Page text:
Saturday, March 3, 2007

More questions than answers

Despite my unsuccessful encounter with the Spiritual Director, I have continued to ponder scriptures through Lent. A member of my church mentioned that she sees our church like the wine skins. So, I had to take a look: (Luke 5:36-39)

He told them this parable: "No one tears a patch from a new garment and sews it on an old one. If he does, he will have torn the new garment, and the patch from the new will not match the old. And no one pours new wine into old wine skins. If he does, the new wine will burst the skins, the wine will run out and the wineskins will be ruined. No, new wine must be poured into new wineskins. And no one after drinking old wine wants the new, for he says, 'The old is better.'"

For the church, what is new wine, what are the wineskins, which are the old ones and what will be the new ones to hold the new wine? What is our container? What are the goods? And what do we do with the last verse: "And no one after drinking old wine wants the new, for he says, 'The old is better'"?

You can't have old wine without first having new wine, right? So what is the "aging process" for the wine in the church? How long does it take for it to age/ Is sit good after only a year or two or do we have to wait 50 years? and is there a point when it turns to vinegar because we waited too long?

Similarly, without answers, I was reading Luke 13:1-9 and was left with the following questions:

Now there were some present at that time who told Jesus about the Galileans whose blood Pilate had mixed with their sacrifices. Jesus answered, "Do you tink that these Galileans were worse sinners than all other Galileans because they suffered this way? I tell you no! But unless you repent, you too will perish or those 18 who died when the tower of Siloam fell on them--do you think they were more guilty than all the others living in Jerusalem? I tell you, no! But unless you repent, you too will all perish." Then he otld this parable: "A man had a fig tree, planted in his vineyard, and he went to look for fruit on it, but did not find any. So he said to the man who took care of the vineyard, 'For 3 years now I've been coming to look for fruit on this fig tree and haven't found any. Cut it down! Why should it use up the soil?' 'Sir', the man replied, 'Leave it alone for one or more year, and I'll dig around and fertilize it. If it bears fruit next year, fine! If not, then cut it down.'"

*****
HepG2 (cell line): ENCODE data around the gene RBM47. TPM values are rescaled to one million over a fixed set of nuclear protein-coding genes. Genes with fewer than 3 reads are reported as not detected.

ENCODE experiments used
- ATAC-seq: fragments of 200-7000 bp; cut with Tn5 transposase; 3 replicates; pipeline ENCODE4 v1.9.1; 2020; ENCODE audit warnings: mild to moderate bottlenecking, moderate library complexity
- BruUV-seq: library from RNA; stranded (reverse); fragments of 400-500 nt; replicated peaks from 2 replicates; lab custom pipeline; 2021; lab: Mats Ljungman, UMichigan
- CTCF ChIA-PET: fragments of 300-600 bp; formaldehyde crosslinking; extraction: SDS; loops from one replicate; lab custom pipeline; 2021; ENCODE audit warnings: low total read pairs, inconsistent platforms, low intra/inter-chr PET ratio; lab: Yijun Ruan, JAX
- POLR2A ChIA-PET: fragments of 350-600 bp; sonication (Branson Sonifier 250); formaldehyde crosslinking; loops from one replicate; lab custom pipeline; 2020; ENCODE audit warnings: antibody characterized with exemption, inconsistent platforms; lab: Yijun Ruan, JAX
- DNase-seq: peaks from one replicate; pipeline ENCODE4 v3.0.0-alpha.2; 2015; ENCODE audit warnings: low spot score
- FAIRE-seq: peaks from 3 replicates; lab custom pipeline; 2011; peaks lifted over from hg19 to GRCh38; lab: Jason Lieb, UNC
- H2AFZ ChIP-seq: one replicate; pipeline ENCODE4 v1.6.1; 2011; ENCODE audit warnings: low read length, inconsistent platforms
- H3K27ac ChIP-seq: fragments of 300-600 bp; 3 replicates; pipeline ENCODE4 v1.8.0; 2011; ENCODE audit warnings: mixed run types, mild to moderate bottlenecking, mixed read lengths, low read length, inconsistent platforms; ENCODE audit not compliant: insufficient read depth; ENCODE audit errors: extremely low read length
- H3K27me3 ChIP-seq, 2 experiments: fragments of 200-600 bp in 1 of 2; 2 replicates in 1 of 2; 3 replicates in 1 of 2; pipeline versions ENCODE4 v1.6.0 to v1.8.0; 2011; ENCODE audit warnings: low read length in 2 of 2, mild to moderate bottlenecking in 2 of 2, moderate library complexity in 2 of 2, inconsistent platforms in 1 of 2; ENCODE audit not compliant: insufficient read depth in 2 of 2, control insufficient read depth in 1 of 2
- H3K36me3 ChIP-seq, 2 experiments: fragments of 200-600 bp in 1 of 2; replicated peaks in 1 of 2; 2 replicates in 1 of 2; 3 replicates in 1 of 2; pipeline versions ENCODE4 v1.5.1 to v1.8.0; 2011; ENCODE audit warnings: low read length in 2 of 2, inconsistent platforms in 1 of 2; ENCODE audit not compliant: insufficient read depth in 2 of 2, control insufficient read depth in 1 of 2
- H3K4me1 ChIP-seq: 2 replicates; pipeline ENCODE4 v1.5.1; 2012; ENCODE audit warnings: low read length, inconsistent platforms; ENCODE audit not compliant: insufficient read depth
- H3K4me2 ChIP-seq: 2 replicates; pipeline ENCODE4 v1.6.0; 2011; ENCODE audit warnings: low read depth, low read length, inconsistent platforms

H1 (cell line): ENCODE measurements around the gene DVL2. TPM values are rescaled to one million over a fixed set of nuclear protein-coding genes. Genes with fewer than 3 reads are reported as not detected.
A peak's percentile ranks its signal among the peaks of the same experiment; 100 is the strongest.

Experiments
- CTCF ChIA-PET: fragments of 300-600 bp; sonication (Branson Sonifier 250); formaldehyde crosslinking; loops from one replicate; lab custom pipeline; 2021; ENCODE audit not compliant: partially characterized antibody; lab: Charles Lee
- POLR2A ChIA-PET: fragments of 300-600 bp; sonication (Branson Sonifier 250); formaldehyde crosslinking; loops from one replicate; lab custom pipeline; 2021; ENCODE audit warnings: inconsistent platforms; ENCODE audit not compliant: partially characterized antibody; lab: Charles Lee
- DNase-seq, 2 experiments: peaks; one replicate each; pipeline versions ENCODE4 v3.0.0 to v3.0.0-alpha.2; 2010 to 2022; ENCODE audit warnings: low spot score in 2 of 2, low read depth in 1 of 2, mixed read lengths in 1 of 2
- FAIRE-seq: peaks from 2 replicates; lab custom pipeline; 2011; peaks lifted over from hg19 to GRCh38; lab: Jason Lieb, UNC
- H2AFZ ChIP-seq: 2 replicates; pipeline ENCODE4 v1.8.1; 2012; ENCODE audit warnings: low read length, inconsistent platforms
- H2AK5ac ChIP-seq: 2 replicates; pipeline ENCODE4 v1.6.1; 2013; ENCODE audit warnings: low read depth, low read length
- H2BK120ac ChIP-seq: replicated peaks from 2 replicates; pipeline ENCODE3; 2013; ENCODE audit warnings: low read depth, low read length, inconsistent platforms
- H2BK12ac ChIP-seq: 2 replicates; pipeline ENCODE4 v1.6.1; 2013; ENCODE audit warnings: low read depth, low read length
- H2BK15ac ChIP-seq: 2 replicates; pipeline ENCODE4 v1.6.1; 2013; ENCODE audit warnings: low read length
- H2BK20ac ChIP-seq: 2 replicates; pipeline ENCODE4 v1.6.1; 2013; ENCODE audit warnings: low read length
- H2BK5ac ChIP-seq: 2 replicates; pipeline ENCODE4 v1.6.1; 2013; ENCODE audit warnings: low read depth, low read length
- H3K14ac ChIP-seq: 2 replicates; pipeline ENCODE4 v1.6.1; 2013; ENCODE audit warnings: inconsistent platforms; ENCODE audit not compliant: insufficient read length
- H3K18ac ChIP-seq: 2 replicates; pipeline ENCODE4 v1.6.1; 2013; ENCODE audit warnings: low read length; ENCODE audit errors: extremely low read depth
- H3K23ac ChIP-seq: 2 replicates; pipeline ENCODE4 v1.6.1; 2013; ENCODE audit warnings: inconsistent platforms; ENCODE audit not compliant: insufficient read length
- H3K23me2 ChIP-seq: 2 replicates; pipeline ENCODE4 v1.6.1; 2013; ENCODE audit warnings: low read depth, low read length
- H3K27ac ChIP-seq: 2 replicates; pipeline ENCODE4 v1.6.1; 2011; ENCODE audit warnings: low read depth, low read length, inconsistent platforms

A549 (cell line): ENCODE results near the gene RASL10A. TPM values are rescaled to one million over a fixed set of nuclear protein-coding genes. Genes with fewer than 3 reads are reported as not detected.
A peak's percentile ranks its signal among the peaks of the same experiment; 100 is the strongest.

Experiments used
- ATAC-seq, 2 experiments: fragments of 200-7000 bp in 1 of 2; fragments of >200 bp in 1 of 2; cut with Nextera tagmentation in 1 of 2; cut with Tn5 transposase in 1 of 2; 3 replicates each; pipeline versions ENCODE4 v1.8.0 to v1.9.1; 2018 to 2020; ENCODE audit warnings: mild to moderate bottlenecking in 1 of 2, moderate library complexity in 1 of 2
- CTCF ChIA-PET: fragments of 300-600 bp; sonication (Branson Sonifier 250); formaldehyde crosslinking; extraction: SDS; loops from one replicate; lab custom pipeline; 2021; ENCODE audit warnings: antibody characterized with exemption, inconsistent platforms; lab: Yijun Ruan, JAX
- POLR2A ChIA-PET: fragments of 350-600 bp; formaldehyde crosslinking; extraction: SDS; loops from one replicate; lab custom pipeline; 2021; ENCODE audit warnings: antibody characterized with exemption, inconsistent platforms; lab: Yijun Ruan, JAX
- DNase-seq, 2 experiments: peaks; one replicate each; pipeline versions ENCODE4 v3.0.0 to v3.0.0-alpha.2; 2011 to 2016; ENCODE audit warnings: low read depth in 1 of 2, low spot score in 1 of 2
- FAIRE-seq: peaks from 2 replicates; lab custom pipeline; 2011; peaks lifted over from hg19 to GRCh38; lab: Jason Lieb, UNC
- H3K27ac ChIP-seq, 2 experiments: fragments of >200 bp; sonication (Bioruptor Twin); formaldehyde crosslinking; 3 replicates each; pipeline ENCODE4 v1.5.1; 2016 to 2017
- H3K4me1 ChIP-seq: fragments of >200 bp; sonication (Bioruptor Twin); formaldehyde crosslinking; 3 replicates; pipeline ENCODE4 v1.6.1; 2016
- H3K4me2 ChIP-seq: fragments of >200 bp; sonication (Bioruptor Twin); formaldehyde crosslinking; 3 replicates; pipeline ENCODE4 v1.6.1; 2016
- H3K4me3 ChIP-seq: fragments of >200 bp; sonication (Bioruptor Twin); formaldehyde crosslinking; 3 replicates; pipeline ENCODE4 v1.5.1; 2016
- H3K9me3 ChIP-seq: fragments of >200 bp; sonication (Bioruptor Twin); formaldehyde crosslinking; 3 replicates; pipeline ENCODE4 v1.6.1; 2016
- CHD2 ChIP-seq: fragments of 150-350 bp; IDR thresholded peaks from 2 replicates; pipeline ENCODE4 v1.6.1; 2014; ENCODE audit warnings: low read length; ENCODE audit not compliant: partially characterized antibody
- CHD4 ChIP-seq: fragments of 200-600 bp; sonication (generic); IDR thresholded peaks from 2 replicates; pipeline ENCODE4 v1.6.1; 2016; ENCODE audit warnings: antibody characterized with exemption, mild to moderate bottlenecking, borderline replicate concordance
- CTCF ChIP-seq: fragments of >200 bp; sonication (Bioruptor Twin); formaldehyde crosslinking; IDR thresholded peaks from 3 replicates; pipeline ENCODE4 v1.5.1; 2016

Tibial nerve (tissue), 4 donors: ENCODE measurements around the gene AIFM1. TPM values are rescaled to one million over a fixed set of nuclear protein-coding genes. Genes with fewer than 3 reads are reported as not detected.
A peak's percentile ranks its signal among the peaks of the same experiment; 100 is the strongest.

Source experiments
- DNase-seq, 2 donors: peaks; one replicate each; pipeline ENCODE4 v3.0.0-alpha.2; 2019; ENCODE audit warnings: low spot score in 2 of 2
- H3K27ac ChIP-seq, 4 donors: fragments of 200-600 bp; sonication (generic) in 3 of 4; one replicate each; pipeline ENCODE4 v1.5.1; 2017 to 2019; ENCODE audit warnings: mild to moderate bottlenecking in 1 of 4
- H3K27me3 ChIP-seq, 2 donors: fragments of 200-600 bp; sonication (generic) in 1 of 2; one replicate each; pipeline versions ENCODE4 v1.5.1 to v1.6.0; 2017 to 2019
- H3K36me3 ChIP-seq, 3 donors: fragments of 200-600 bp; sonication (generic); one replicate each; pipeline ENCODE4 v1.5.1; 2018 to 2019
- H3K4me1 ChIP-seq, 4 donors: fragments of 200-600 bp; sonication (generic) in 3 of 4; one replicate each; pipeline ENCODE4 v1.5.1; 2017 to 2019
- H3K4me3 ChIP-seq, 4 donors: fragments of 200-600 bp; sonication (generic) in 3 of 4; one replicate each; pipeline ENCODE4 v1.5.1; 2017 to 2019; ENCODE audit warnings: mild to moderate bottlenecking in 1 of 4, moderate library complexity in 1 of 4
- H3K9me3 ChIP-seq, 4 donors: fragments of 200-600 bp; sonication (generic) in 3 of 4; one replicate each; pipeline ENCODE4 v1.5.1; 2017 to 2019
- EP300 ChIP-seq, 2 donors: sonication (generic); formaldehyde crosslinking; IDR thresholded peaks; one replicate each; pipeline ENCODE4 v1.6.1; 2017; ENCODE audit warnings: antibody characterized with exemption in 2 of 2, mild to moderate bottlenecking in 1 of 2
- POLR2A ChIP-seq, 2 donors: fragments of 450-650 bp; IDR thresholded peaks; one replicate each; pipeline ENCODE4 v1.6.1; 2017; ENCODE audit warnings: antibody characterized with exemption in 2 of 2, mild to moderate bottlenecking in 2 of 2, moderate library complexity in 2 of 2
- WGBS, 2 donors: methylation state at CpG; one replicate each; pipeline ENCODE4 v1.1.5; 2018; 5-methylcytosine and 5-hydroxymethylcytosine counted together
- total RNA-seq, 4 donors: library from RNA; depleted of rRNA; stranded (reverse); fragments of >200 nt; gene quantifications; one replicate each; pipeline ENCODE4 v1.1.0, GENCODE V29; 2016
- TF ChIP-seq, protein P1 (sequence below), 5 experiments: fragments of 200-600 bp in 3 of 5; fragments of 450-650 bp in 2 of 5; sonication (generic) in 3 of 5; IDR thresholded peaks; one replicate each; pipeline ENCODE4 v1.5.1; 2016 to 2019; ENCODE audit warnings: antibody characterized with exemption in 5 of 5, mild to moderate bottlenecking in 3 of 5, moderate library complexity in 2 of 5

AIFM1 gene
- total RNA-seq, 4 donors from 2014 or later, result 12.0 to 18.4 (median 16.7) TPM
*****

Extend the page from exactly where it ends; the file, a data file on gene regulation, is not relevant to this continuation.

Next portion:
So are we to understand these two together as one illuminating the other? If yes, if the vineyard illuminates "repent or perish" does our repentance serve as the fertilizing and watering of our lives (either physical, spiritual, or eternal)? So if we don't repent, we don't nurture ourselves toward life? Such that then we perish? If the analogy is not clearing debris or weeding, but feeding and watering--how does that change or enhance how we understand repentance? What if we understand repentance not as clearing away the junk as much as offering nutrience to our being? How does repenting nourish me? How does it offer me space to grow (i.e., "dug around it")?

1 comment:

David said...

Thanks for the post.I got new insight into the last sentence that you shared there. Good stuff. I had read a lot of the text, but heard the last part about the people asking for the old wine for the first time in your post. Thanks.